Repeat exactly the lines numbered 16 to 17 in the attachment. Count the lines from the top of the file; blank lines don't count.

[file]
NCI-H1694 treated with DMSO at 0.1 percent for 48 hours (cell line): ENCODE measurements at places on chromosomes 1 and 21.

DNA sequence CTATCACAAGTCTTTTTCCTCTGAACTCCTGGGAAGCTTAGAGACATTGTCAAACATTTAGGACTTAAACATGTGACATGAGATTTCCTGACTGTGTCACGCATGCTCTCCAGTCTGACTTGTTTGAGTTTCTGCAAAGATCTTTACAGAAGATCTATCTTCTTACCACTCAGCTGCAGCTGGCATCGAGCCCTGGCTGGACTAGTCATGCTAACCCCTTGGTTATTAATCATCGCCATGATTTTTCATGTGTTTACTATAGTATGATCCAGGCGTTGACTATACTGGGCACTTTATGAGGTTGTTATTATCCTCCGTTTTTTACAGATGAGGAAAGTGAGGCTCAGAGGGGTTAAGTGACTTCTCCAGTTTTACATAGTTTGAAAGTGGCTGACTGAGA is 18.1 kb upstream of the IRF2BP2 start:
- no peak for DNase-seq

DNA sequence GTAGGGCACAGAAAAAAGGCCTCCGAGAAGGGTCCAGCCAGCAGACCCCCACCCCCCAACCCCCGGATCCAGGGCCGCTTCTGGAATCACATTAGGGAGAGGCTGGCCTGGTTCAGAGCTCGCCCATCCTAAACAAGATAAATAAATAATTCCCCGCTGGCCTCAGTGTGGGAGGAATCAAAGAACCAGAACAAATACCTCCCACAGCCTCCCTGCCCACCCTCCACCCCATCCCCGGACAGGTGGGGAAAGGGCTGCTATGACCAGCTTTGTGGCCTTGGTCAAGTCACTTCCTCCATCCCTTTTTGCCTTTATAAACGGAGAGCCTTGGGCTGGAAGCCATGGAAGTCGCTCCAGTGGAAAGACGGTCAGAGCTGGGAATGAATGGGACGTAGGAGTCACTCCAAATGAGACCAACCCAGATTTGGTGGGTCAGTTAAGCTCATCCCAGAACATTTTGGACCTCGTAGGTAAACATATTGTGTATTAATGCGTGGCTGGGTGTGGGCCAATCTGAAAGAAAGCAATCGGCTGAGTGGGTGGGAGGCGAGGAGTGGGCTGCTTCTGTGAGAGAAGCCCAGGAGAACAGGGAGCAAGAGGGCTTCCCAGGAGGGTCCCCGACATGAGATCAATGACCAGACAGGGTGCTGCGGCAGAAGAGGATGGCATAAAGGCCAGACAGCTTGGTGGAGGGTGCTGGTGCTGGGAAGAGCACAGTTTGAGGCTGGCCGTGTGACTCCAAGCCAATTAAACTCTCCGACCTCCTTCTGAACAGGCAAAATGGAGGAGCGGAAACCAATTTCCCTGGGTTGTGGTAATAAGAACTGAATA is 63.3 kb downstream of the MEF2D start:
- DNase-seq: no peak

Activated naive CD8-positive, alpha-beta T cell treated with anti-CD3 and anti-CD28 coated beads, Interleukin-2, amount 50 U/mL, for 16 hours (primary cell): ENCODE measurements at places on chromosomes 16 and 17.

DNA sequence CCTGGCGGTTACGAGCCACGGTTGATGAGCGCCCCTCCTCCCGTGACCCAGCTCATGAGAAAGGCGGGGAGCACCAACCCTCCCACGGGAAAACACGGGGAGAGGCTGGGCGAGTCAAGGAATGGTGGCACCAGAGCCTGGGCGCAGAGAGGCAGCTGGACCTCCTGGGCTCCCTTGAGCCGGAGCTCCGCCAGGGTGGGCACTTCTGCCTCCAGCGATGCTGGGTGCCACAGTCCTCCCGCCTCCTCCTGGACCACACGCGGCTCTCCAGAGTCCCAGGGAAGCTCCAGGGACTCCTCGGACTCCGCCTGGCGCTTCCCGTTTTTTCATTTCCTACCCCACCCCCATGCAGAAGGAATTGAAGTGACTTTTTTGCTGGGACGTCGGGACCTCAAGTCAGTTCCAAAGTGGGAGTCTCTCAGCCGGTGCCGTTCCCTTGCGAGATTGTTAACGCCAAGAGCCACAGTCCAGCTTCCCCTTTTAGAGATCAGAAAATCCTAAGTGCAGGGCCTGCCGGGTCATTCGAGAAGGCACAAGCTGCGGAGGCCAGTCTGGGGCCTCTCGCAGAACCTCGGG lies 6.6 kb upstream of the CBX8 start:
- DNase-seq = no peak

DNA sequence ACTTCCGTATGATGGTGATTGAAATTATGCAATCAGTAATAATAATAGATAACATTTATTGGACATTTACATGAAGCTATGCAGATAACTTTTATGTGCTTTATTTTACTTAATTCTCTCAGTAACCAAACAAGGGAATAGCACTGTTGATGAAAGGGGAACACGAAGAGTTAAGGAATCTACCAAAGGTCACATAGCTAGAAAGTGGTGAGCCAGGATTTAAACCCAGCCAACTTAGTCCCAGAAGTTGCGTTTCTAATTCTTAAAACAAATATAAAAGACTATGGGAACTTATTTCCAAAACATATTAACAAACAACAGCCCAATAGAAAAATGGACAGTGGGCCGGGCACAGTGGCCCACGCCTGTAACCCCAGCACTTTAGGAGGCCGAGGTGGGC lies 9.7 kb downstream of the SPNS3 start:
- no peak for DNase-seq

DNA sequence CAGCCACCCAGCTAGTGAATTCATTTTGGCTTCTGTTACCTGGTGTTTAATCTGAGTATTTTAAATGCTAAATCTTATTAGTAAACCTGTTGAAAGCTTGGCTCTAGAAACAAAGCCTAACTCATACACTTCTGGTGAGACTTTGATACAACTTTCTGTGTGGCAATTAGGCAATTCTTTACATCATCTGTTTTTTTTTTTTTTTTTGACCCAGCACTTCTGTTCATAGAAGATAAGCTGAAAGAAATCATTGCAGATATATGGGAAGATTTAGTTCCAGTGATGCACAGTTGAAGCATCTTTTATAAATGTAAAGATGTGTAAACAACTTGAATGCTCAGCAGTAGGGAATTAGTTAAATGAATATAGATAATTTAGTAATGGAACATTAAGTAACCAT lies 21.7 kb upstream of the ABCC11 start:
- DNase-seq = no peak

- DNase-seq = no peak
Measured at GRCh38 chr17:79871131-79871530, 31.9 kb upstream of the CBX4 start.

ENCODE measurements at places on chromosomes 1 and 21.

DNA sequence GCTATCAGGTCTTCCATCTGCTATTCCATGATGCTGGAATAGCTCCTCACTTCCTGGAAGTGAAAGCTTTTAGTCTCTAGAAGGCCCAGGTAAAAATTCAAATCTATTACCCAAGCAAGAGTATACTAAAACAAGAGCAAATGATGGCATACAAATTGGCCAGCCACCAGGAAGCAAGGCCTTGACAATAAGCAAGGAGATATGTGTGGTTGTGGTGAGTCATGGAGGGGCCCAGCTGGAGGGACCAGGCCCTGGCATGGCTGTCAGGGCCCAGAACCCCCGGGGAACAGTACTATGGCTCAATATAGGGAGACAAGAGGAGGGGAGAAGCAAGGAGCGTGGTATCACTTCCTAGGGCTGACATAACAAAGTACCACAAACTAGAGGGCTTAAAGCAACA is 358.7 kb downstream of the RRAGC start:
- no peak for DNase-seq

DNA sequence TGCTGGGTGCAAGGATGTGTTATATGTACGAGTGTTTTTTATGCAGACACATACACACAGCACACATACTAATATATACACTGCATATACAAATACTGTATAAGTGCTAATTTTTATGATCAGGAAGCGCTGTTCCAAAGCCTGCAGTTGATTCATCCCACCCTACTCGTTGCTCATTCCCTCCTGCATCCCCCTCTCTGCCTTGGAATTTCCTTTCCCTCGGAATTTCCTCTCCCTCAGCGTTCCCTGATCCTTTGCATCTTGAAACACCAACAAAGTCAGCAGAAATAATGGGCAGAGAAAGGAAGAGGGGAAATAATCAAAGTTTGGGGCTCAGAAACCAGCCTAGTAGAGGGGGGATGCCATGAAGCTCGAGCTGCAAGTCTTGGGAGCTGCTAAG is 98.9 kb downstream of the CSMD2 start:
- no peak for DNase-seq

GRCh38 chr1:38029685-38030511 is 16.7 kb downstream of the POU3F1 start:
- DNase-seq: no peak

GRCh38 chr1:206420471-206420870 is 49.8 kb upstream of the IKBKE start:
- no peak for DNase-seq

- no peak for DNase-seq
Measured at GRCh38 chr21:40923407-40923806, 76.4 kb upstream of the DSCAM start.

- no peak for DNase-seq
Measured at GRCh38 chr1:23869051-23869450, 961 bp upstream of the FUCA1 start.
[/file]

DNA sequence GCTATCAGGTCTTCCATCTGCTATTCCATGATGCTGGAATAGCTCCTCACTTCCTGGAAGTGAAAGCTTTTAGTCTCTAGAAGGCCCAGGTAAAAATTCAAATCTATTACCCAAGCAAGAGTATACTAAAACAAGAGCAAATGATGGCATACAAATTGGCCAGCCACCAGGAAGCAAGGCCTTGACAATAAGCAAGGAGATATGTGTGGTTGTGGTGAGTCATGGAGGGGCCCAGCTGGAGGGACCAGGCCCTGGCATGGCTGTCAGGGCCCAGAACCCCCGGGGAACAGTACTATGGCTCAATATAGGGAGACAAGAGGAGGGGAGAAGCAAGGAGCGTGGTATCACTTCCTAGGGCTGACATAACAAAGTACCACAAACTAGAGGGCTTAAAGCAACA is 358.7 kb downstream of the RRAGC start:
- no peak for DNase-seq